Walter O’Connell was a physics teacher at Los Angeles City College. Besides having his 'Tone Spaces' article published in vol. 6 of Die Reihe, he was also a physics teacher of La Monte Young [and yours truly and deserves the credit of introducing this latter to Erv Wilson ].

            The letter describes Wilson reinvention of a Stern-Brocot Tree, which he had called the Scale Tree. It would be some 20 years after this letter would he become aware of its pre-existence. There are some differences between the two. It is significantly important to scale theroy that he added at the bottom the series the set of noble numbers that the various zig-zags converged on. Often he would use these noble numbers by themselves.

Wilson elsewhere expands the use of the scale tree by using reseeding not found in the original in a fashion outlined in this blog post

The paper also shows his 1/x zig-zag pattern that tells one at how many places a particular generator will form MOS scales. Since these pattern occur quite abundantly in his papers, it seem a good point to explain what they are. They are discussed in the preceding introduction to the Moments of Symmetry.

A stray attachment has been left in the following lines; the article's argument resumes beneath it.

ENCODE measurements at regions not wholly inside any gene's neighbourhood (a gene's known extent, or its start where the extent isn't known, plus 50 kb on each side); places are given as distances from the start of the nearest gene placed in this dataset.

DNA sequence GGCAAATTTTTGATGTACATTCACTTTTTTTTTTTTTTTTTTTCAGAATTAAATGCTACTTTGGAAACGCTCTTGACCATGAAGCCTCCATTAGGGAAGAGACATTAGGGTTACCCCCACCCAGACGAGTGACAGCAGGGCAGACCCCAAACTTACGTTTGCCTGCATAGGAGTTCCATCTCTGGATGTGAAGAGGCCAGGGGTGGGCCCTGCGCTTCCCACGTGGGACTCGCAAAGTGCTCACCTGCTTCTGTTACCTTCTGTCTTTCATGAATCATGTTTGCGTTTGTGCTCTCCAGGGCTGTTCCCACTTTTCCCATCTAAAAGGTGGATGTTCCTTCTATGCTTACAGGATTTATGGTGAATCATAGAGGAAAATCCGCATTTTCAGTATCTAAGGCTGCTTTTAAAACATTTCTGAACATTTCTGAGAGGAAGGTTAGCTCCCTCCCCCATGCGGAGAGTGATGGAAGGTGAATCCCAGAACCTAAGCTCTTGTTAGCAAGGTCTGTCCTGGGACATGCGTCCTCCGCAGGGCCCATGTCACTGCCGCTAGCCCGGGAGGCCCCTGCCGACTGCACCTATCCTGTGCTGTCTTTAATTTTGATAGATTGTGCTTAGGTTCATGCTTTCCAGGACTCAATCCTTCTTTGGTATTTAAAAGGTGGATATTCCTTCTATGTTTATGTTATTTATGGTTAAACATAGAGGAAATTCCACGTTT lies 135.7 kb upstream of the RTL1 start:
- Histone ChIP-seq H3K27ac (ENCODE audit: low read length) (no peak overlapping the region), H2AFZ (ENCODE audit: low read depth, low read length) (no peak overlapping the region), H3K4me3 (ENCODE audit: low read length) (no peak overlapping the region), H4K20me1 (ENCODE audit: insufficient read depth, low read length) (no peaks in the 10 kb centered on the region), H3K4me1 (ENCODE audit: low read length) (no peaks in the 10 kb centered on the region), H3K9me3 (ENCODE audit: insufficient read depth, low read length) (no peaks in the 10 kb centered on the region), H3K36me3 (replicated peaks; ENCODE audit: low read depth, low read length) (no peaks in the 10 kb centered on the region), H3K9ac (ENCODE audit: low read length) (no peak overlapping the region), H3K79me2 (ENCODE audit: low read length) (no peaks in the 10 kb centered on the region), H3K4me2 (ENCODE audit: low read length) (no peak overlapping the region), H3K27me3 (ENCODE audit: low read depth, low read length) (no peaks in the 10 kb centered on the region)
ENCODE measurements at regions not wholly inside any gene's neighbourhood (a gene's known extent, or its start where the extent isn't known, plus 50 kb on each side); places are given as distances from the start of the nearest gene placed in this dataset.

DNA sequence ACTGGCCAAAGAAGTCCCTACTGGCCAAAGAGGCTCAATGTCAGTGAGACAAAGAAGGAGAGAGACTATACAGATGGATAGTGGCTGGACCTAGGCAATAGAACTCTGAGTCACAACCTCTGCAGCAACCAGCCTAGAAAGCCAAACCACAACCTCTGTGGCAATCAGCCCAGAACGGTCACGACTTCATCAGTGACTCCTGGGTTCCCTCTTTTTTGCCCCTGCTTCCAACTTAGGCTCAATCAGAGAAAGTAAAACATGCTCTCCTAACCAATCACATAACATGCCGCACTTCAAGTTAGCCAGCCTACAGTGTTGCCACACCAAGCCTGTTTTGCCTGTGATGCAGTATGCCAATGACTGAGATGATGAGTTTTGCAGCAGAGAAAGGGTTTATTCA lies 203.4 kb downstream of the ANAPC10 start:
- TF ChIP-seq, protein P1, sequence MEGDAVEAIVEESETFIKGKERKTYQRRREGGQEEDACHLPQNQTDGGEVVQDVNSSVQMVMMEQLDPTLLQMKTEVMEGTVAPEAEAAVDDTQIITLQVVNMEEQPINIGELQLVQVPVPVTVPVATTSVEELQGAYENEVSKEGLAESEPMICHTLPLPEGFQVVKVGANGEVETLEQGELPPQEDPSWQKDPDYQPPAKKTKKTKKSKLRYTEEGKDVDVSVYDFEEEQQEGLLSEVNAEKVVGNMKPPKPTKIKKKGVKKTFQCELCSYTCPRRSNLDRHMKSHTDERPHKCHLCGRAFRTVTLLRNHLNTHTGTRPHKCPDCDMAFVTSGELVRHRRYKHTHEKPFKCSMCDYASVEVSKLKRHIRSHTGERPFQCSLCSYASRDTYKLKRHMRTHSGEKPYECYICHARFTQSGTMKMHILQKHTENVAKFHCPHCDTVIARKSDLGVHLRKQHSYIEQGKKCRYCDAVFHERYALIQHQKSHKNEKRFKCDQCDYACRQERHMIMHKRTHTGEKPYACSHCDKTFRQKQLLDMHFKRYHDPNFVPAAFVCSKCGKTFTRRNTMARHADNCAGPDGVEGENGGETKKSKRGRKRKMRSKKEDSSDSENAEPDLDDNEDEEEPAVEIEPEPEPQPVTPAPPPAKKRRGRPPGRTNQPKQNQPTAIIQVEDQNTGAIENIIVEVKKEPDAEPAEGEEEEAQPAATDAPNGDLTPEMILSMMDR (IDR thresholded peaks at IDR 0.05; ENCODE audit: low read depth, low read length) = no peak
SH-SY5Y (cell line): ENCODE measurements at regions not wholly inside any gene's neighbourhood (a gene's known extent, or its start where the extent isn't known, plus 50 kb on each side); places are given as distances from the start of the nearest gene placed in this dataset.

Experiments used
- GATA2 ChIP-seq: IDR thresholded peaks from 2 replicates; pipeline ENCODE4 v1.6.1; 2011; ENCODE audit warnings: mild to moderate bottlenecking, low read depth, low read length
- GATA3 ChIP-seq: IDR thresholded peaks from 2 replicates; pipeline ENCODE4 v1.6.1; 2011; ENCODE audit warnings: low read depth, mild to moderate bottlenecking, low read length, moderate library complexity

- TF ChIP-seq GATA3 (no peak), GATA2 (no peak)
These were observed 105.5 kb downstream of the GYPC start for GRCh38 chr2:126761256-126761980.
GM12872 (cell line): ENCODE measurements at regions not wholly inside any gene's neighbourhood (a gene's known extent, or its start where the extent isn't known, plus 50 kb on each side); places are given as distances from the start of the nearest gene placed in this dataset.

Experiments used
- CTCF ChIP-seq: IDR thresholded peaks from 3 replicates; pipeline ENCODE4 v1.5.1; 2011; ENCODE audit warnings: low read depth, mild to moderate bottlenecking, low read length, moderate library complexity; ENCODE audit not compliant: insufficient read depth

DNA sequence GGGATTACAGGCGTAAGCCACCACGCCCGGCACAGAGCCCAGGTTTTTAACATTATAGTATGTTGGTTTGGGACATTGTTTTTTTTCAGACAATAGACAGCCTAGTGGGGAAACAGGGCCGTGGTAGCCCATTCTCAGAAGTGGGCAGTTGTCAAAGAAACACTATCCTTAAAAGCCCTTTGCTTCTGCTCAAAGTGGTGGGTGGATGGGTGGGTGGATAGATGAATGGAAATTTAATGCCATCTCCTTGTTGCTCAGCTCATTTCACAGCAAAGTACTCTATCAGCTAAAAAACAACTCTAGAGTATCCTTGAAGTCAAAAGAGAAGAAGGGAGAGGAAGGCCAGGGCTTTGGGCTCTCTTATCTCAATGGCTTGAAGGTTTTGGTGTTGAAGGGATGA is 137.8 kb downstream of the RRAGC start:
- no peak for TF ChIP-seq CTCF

The reason why Erv states on the last page that the number is unusable is because one has subtracted most of the original data and one is left with a numerical artifact since a calculator only carries out an answer so many places.

He also points out what he always found a significant point in such patterns being the point before one moves a large number of zig or zags in the opposite direction. Basically this coincides with having to add an abundant amount of new tones to improve the accuracy of an ET of a convergent point.


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